Healing Through Music and the Power of Song to Promote Recovery of Language Function


As discussed in the article shared from Harvard earlier this week, music has positive medical benefits for depression and anxiety related to invasive procedures; reduces side effects of cancer therapy; helps with pain relief; and improves quality of life for people suffering from dementia. What’s more, music can help to restore lost speech. These are some of the many ways people experience healing through music.

The Harvard U article indicated that “…music therapy can help people who are recovering from a stroke or traumatic brain injury that has damaged the left-brain region responsible for speech. Because singing ability originates in the right side of the brain, people can work around the injury to the left side of their brain by first singing their thoughts and then gradually dropping the melody…”


Melodic Intonation therapy was developed by Robert Sparks in Boston at MIT. This approach takes advantage of the brains right-sided processing of music to tap into remaining strengths following left-sided brain damage. By using song in sessions, therapists are able to bring out words and phrases that were otherwise “lost”. Helping clients to find these lost words and phrases is empowering! This approach was designed to help with aphasia – a disorder of language function.

Many clients who have arrived to their session depressed have left with big smiles on their faces after singing and getting words out through song. They appear to experience healing through music before my eyes. For some, this was the first time that they produced entire sentences. The sense of hope, progress and well-being should be measured, just like other therapeutic outcomes as these outcomes are equally important.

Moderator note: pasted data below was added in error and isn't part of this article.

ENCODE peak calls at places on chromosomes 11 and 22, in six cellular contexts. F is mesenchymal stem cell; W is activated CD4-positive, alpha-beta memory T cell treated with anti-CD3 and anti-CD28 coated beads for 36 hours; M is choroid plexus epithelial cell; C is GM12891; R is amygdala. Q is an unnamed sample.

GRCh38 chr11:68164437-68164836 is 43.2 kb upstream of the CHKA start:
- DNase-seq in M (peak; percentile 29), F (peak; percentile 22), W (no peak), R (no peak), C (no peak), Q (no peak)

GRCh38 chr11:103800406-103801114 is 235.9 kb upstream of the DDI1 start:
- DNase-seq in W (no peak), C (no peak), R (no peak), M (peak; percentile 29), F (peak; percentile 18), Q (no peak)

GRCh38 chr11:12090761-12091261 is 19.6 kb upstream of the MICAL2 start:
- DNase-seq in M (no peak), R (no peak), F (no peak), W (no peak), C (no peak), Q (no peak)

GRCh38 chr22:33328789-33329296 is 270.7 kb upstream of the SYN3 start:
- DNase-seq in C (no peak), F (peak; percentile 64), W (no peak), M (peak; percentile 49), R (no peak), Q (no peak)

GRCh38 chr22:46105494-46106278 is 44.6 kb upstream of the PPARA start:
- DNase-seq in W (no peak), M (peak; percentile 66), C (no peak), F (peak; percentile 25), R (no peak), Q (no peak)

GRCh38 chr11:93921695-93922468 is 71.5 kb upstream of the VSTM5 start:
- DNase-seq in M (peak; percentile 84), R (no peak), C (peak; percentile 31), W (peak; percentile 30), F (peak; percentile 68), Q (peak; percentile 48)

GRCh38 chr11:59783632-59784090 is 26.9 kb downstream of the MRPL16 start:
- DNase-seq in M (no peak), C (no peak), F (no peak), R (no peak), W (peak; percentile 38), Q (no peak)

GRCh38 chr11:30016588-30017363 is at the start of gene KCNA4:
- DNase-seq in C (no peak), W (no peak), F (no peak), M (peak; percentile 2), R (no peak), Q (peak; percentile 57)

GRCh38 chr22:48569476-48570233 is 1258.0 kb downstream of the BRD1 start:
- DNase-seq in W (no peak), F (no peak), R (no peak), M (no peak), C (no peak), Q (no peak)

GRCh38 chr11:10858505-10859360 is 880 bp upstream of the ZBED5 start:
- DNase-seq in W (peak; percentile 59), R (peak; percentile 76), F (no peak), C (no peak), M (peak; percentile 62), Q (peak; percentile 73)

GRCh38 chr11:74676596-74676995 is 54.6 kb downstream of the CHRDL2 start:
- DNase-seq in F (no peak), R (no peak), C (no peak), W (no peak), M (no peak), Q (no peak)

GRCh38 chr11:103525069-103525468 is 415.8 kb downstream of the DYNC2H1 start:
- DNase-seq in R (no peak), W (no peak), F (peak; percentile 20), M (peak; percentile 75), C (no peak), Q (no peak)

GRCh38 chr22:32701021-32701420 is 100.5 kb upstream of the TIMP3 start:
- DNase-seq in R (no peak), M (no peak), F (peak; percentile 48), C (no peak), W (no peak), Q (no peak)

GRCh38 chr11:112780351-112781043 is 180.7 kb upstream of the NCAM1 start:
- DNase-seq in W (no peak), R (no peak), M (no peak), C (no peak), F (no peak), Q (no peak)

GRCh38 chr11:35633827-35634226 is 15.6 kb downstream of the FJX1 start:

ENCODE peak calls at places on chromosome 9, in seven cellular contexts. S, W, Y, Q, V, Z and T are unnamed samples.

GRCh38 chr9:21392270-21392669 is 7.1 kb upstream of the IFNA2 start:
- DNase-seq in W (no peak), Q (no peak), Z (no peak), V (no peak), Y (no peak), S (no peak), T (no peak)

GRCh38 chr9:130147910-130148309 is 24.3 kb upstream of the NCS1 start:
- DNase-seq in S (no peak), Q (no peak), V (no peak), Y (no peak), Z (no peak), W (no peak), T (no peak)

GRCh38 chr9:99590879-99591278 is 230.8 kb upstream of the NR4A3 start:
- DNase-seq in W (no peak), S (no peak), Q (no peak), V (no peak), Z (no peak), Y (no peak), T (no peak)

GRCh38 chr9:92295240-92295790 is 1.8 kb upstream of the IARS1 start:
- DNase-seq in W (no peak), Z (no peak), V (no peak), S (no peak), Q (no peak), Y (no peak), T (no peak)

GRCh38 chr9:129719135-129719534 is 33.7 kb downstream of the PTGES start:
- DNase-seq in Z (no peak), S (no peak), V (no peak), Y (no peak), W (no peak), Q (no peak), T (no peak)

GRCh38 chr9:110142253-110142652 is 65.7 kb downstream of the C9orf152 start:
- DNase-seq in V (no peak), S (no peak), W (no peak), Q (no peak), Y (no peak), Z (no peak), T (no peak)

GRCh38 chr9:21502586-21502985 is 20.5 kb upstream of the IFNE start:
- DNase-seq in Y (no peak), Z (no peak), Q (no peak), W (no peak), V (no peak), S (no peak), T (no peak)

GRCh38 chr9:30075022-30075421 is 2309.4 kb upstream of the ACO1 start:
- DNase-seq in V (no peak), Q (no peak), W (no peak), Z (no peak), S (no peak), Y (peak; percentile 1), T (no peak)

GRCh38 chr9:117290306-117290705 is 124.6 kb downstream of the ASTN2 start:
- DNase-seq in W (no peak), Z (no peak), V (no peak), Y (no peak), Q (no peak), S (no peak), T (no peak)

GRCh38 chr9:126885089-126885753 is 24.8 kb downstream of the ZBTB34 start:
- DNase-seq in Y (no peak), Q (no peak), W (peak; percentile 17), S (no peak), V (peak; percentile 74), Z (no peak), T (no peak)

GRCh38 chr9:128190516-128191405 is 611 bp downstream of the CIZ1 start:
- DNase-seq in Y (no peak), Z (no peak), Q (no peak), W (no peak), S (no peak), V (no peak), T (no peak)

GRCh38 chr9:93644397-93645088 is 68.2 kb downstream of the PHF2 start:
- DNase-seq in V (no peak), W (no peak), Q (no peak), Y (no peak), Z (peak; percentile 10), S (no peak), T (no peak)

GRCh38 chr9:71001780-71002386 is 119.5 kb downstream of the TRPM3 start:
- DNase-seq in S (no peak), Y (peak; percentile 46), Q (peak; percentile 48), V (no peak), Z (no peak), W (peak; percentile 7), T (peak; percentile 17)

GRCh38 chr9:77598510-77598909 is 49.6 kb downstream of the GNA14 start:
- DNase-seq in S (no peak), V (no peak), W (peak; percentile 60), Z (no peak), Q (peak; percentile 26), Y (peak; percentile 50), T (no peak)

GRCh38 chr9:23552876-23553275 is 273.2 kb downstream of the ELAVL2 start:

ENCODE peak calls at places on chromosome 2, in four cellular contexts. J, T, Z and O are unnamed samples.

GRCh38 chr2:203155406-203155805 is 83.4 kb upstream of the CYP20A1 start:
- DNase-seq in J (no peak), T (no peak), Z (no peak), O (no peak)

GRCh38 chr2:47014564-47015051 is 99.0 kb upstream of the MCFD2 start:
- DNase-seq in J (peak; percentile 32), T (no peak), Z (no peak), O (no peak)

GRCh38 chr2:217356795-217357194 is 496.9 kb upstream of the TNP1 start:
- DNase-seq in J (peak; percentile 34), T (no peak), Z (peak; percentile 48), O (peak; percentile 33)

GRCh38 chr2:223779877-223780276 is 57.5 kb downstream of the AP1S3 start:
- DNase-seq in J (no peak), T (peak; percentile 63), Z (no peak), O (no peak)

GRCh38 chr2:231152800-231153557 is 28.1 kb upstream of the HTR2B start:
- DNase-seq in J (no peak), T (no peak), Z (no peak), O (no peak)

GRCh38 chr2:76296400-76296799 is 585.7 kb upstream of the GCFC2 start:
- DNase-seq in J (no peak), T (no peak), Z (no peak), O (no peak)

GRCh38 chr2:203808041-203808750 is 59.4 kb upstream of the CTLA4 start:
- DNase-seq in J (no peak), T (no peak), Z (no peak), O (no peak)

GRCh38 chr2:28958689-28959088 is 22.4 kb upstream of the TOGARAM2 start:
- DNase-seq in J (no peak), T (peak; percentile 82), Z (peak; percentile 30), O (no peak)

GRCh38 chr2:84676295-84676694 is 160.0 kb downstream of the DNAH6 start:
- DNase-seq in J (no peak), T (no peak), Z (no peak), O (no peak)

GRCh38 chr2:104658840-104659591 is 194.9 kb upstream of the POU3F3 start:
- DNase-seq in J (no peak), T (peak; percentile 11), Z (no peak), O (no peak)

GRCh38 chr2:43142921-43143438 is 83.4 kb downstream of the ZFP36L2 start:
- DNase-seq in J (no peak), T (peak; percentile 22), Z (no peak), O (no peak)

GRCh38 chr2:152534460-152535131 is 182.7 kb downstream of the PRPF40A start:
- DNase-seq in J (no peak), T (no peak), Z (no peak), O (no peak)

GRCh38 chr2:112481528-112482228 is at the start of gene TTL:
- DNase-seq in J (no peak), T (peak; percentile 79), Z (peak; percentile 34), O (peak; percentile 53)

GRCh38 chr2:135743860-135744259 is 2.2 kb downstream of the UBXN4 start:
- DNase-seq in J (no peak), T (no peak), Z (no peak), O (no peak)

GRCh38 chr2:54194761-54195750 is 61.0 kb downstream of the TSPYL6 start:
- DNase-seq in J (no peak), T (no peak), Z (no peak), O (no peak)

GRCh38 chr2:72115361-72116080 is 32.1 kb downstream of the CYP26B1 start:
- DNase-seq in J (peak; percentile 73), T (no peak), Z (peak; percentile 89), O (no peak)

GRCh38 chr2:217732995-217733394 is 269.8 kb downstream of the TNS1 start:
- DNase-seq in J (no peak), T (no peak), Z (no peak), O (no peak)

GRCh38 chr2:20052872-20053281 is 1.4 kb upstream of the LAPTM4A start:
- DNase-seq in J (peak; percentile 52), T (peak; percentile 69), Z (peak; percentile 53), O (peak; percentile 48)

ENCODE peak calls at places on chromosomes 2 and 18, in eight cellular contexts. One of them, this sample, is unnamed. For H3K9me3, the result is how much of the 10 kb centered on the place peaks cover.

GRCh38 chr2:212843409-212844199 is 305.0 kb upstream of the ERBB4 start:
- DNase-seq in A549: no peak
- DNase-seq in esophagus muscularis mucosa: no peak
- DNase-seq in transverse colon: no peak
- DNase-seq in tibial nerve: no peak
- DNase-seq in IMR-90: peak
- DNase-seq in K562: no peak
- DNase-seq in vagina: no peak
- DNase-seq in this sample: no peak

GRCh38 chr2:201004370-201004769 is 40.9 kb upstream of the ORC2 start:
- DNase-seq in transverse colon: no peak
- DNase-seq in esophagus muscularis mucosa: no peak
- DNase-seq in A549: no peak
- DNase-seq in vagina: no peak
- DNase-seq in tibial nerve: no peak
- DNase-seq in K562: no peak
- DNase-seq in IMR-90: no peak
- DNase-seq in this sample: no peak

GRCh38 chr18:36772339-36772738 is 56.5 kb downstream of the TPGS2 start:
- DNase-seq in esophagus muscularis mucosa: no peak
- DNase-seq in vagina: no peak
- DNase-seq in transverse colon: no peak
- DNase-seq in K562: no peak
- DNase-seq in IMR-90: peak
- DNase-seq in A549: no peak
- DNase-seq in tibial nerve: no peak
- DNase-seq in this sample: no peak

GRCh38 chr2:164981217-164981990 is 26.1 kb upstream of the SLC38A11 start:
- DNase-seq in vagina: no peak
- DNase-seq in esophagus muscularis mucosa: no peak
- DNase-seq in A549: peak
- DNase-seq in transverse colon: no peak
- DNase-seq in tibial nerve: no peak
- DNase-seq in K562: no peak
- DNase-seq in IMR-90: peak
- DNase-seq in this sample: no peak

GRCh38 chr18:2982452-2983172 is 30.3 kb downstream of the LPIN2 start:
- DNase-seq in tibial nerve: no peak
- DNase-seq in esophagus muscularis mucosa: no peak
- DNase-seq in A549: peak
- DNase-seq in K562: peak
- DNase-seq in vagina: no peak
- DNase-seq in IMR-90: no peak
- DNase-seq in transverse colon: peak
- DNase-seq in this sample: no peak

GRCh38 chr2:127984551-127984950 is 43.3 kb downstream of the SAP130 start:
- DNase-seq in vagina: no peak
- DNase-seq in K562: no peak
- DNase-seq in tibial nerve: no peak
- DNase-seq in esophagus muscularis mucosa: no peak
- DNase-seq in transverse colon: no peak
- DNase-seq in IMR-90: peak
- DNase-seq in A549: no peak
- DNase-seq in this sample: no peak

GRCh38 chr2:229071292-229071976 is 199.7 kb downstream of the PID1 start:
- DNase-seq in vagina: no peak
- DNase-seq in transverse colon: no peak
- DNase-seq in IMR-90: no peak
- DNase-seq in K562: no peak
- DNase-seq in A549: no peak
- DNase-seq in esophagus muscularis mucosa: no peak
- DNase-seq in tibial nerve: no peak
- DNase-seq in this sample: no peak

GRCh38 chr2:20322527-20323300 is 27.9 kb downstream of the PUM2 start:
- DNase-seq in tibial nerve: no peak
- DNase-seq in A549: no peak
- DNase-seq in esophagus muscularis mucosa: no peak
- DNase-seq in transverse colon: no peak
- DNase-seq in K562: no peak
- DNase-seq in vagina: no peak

Many clients with speech disorders (e.g. from stroke, ABI, or progressive conditions like MS or Parkinson’s Disease) have trouble changing their pitch when speaking which results in a flat monotone voice. This makes it hard to interpret the meaning of what they are saying (e.g. is he or she being sarcastic?) In my experience, use of song has provided a way to increase the range of pitches used in speech and has made the person’s meaning more recognizable. This is yet another way client’s experience healing through music.

Do you know anyone that has benefitted from musical approaches within speech therapy? We would love to hear your story.

Bobi Tychynski Shimoda is a Speech-Language Pathologist with more than a decade of experience working with neurological communication and swallowing disorders. She has worked in a variety of settings including inpatient rehab, acute care, community, and private practise. She is highly skilled in assessment, and innovative treatment approaches.